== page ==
- Take a few deep breaths, and feel the contact points between your body and the chair or floor. Notice the sensations associated with sitting–feelings of pressure, warmth, tingling, vibration, etc.
- Bring your awareness to your breath. Do not change your breathing; begin to observe it without controlling its pace or intensity. Simply breathe naturally.
- Focus your attention on how the body moves with each inhalation and exhalation. Notice the movement of your body as you breathe. Observe your chest, shoulders, rib cage, and belly.
- If your mind wanders with thoughts, sensations, or emotions, gently let them come in and then release them with an exhale. Return your focus to your breath.
- As the time comes to a close, sit for a minute to become aware of where you are. Then get up gradually.
- Do this for 4-5 minutes at a time to start, and then gradually increase the time as you get more comfortable. Be patient with yourself. Like any new skill, it will take practice.
According to the Pew Research Center, a majority of U.S. teens fear a shooting could happen at their school, and most parents share their concerns, 2018.
Gender Dysphoria in Young People: A Model of Chronic Stress, 2021.
- According to the American College Health Association (ACHA), Suicide is currently the second most common cause of death among college students in the U.S., 2021.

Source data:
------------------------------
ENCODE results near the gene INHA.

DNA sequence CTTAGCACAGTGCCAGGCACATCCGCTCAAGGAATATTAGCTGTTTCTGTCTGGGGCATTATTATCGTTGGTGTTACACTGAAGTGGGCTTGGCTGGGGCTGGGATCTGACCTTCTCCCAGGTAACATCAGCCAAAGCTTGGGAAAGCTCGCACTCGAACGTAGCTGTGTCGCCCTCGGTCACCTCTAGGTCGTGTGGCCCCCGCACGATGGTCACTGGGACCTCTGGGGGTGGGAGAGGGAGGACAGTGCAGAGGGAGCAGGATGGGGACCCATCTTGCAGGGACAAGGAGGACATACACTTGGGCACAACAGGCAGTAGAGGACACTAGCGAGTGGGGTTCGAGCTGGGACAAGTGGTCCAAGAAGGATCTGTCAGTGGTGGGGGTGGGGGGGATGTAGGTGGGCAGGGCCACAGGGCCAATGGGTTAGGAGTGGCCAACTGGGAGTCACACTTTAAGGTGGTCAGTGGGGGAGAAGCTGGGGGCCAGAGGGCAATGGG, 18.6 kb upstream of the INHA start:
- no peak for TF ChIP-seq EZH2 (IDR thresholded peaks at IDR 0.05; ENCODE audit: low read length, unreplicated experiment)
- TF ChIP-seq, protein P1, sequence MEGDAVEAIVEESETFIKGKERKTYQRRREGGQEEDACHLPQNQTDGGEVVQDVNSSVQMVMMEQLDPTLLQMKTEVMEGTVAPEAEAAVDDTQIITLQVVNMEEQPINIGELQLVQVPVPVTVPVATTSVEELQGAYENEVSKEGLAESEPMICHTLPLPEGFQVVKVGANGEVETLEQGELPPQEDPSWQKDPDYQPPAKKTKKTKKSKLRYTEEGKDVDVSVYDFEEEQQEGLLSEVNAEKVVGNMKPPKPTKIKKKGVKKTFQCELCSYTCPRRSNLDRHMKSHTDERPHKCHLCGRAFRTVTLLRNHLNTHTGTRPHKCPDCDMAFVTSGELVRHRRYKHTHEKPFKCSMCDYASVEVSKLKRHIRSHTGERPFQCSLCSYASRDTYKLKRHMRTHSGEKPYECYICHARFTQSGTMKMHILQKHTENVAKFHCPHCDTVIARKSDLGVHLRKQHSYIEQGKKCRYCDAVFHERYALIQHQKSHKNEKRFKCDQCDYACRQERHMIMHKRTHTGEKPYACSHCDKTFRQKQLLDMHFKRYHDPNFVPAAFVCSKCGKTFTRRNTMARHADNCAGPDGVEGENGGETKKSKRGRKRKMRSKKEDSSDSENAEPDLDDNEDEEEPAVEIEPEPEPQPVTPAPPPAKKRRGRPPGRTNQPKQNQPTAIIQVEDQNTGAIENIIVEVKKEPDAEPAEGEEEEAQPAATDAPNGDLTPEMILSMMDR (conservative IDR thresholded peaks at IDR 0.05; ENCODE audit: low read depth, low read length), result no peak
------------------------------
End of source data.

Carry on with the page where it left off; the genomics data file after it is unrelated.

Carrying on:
Rosiek A, Rosiek-Kryszewska A, Leksowski Ł, Leksowski K., Chronic stress and suicidal thinking among medical students, 2016.
- See Chapter 14: Slow Down
- See Chapter 25: Marathon Faith (TBP)
- Wikipedia: https://en.wikipedia.org/wiki/Mindfulness
- The focus of “Integral” Coaching (a New Ventures West trademark) is not as much about being more effective or accomplished in the world (the “what” and the “how” of life), although that often will come about. The intent is to assess the individual and design a program that provides freedom in their being; in “who” they are in the world. I call this “developing the individual.” This process is unique to each person I coach and typically takes a minimum of 3-6 months (meeting bi-weekly) to get deeply connected to the “Integral” Coaching approach. The outcome of this process is for the client to achieve long-term excellence with an ability to self-correct along the way to stay on track for whom they want to be in life.